The United States, South Korea and Japan deployed naval destroyers equipped with missile defense systems around the Korean Peninsula. Japan and South Korea also prepared, but did not use, Patriot missiles to intercept any debris that may have fallen on their territories.
The United States, South Korea and Japan are expected to seek tougher U.N. Security Council sanctions against North Korea for its launch. The Security Council will hold closed-door consultations on the launch Wednesday, according to the U.N. Mission for Morocco, which holds the rotating council presidency.
Existing sanctions ban North Korea from buying or selling materials used for nuclear and missile development. They also include a freeze on the assets of individuals and organizations involved in such development.
Japan has banned North Koreans from entering the country and stopped trade between the sides as part of its own sanctions against.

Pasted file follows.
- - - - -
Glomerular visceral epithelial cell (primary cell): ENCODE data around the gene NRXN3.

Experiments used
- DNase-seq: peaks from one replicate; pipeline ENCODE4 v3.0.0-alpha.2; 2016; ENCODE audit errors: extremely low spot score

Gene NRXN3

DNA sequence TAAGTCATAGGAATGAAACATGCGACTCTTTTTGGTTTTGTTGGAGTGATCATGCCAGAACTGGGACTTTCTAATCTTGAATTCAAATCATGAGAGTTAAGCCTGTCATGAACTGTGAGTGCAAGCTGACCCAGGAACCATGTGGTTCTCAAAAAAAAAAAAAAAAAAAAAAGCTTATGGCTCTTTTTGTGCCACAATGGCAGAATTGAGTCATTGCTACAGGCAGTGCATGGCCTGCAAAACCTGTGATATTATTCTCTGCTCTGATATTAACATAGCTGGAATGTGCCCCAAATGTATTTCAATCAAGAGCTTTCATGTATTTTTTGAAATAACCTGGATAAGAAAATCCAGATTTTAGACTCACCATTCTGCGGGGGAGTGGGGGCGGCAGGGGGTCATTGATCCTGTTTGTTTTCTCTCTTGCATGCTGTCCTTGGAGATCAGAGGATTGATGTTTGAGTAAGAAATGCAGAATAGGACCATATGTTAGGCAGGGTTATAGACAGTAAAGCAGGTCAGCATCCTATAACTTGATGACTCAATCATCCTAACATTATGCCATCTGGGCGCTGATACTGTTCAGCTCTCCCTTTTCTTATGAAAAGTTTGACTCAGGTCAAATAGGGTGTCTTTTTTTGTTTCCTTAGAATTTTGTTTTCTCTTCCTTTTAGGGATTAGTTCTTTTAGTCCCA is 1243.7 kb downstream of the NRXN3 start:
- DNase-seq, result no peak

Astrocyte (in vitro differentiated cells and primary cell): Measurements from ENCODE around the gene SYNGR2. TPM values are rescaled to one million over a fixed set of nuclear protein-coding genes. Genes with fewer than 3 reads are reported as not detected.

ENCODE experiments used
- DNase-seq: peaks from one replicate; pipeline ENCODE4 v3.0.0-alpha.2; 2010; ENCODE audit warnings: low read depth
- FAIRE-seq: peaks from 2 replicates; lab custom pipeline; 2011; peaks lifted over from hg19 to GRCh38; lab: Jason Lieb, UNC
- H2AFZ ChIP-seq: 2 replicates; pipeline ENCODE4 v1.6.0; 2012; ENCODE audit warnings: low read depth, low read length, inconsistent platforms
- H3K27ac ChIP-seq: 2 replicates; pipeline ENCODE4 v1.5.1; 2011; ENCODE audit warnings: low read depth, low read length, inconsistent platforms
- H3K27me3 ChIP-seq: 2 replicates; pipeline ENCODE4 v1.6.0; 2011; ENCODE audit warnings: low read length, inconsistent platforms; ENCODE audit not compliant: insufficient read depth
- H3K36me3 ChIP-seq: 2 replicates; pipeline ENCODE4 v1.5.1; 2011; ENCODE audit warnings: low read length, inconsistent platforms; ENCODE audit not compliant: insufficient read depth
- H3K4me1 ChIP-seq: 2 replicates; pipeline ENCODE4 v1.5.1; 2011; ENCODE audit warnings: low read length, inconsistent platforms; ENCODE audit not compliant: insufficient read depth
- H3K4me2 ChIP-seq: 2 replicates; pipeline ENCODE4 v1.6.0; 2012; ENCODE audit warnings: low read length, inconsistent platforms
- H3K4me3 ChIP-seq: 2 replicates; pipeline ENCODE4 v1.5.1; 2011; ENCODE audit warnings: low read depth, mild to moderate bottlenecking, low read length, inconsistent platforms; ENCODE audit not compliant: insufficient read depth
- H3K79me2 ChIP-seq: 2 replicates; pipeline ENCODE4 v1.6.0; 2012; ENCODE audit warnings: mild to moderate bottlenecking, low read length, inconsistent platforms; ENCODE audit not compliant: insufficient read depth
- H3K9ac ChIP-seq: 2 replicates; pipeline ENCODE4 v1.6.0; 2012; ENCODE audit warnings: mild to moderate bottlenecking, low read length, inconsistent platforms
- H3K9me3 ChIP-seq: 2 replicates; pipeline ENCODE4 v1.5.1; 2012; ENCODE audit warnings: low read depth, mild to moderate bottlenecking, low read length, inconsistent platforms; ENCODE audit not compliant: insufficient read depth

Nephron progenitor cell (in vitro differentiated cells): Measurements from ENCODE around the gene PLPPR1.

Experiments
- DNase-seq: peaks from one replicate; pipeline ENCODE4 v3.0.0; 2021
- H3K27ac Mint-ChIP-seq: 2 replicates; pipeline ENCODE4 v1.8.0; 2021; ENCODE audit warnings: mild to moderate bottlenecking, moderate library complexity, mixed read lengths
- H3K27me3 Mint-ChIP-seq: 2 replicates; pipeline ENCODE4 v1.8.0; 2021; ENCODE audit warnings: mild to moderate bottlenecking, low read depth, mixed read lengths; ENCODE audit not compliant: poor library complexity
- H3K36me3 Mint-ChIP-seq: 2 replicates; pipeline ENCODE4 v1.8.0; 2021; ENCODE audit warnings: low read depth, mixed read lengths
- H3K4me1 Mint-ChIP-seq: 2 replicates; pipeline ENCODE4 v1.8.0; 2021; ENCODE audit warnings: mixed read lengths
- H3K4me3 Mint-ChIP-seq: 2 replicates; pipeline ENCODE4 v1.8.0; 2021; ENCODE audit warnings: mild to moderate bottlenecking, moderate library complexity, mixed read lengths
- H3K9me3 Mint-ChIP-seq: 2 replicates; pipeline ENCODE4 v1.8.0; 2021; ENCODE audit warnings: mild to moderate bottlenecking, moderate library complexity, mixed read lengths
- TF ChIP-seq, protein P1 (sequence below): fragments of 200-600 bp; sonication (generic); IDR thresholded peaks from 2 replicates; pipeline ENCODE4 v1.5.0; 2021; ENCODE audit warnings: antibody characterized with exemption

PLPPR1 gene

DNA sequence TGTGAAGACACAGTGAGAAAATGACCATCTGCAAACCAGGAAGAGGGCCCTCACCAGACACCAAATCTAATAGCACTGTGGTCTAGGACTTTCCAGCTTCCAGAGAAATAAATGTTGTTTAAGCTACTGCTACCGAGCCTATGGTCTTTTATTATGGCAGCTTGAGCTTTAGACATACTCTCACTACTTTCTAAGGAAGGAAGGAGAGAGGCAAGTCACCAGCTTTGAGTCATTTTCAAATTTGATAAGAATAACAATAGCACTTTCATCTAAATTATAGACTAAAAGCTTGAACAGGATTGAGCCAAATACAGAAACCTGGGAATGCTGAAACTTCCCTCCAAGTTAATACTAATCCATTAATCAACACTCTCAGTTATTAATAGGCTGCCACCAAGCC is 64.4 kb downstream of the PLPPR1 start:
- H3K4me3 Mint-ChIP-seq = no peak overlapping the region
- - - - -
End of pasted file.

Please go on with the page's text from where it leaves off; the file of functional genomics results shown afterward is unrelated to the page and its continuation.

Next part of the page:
Six-nation negotiations on dismantling North Korea's nuclear program in exchange for aid fell apart in early 2009. A February deal for the United States to provide food aid in exchange for a freeze in nuclear and missile activities collapsed after the North's April launch.
The launch helped North Koreans mark the first anniversary of the death of leader Kim Jong Il on Dec. 17, the end of a year celebrating the centenary of the birth of national founder Kim Il Sung, and the rise of young leader Kim Jong Un.
It also comes soon before President Barack Obama begins a second term, soon after China's once-a-decade change in leadership and a point when South Koreans and Japanese are deciding who will lead them.
Nowhere was the North Korean missile launch watched more closely than in South Korea, which holds presidential elections Dec. 19.
The launch could boost the chances of Park Geun-hye of the ruling Saenuri Party over Democratic United Party rival Moon Jae-in, because Park is seen as taking a harder line toward the North. However, both Park and Moon have promised to soften the hardline approach of departing President Lee Myung-bak. Lee's get-tough approach on Pyongyang over the past five years has been widely regarded as a failure.